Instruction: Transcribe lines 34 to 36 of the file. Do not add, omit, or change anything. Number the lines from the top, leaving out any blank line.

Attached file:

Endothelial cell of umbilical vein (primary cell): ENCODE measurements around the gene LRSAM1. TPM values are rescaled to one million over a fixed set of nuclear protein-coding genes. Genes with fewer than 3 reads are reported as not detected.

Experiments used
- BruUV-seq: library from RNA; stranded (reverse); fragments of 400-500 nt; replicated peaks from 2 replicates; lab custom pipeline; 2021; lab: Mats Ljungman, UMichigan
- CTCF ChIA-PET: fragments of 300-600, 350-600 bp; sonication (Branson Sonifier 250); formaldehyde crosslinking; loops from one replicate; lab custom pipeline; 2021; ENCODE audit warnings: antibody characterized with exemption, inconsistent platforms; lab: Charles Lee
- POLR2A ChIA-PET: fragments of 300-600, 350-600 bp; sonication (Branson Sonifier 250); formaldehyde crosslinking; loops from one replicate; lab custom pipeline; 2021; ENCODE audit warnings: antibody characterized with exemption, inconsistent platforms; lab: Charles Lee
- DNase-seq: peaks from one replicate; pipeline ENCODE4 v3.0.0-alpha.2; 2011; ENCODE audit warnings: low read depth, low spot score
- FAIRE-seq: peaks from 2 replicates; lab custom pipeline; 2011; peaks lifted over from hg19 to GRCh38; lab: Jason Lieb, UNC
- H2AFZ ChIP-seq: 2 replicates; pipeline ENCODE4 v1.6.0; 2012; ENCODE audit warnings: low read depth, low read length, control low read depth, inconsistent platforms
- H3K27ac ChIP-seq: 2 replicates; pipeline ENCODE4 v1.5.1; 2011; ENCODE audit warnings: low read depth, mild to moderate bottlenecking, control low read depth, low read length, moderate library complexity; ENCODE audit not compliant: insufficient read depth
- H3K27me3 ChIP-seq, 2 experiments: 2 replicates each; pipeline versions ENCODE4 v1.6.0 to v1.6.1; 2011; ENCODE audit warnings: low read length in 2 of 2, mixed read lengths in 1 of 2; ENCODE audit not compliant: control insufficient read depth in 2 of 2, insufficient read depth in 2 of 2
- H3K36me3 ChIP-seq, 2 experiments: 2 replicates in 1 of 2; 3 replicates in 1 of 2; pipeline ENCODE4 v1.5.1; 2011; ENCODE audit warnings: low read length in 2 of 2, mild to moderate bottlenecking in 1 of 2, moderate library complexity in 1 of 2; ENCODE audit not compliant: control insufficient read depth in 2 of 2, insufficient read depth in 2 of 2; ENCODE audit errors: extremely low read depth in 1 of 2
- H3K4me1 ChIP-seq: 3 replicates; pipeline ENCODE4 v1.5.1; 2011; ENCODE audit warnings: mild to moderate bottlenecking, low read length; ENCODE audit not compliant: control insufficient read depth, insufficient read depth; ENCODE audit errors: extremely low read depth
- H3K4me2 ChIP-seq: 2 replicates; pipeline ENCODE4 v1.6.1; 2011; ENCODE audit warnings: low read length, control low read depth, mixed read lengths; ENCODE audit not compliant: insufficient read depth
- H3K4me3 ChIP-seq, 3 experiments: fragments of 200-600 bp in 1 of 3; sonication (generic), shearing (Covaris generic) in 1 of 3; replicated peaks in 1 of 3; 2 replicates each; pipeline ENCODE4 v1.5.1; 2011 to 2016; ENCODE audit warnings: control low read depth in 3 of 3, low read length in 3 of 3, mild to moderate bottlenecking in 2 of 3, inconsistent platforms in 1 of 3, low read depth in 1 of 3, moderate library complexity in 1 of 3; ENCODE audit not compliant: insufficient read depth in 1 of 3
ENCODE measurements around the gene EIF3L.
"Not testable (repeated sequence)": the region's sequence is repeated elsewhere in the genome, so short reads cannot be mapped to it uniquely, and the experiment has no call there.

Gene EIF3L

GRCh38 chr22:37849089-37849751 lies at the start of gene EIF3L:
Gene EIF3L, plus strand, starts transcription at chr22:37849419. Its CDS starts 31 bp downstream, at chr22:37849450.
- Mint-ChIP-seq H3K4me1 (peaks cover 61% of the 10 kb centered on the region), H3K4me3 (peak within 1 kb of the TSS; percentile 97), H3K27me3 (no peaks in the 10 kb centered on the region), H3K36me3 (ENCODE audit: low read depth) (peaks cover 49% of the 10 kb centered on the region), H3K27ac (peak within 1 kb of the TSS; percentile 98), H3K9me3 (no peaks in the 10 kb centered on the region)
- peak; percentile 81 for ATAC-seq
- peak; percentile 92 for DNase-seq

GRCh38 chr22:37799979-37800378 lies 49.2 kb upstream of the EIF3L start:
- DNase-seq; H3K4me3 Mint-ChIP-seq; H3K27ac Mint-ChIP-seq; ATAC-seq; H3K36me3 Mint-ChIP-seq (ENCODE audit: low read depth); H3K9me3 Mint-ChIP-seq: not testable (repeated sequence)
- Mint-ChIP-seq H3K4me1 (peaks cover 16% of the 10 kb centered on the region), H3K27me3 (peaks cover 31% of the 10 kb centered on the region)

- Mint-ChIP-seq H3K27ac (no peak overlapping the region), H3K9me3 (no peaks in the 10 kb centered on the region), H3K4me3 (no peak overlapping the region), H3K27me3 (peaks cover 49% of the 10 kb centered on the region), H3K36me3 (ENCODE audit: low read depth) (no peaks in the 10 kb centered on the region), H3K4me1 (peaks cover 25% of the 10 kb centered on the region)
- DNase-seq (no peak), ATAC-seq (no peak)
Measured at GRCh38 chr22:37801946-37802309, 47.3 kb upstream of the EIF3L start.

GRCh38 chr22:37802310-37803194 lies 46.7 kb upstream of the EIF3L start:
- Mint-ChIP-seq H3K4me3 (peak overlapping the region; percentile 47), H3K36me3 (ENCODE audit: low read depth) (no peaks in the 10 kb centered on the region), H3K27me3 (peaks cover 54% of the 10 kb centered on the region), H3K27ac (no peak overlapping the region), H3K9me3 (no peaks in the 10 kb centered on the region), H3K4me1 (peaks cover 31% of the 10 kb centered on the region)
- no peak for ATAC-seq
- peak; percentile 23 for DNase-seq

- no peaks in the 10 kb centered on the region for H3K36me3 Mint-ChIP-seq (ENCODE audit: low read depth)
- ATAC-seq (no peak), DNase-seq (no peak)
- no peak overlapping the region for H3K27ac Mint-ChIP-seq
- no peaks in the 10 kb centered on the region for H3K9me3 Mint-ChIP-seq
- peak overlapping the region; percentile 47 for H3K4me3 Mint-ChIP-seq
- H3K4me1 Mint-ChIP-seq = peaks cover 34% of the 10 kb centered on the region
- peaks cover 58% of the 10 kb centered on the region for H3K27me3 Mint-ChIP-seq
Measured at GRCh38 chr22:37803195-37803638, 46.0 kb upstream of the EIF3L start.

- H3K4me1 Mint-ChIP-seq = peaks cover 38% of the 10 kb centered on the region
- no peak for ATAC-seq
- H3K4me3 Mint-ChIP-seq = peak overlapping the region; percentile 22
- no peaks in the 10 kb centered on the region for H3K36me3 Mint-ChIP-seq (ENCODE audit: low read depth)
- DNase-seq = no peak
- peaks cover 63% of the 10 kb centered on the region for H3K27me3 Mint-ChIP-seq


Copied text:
- ATAC-seq (no peak), DNase-seq (no peak)
- no peak overlapping the region for H3K27ac Mint-ChIP-seq
- no peaks in the 10 kb centered on the region for H3K9me3 Mint-ChIP-seq